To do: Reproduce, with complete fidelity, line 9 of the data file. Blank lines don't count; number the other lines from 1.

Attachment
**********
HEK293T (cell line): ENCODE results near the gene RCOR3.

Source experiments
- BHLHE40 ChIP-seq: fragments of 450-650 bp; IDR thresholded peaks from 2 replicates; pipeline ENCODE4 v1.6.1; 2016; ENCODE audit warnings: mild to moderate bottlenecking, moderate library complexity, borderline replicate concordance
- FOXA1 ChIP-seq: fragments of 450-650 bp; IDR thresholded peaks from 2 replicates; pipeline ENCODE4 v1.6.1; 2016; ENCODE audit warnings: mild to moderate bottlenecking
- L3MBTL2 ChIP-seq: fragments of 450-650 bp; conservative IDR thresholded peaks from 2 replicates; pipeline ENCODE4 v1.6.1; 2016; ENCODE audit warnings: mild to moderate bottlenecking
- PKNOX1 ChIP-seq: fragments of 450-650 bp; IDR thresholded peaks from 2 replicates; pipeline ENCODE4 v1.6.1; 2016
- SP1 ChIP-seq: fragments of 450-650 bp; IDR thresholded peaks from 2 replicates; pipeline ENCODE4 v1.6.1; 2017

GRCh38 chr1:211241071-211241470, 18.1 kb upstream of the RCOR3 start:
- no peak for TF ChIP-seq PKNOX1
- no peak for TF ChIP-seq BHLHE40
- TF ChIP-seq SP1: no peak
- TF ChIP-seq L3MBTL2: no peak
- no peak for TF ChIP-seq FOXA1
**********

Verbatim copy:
- no peak for TF ChIP-seq PKNOX1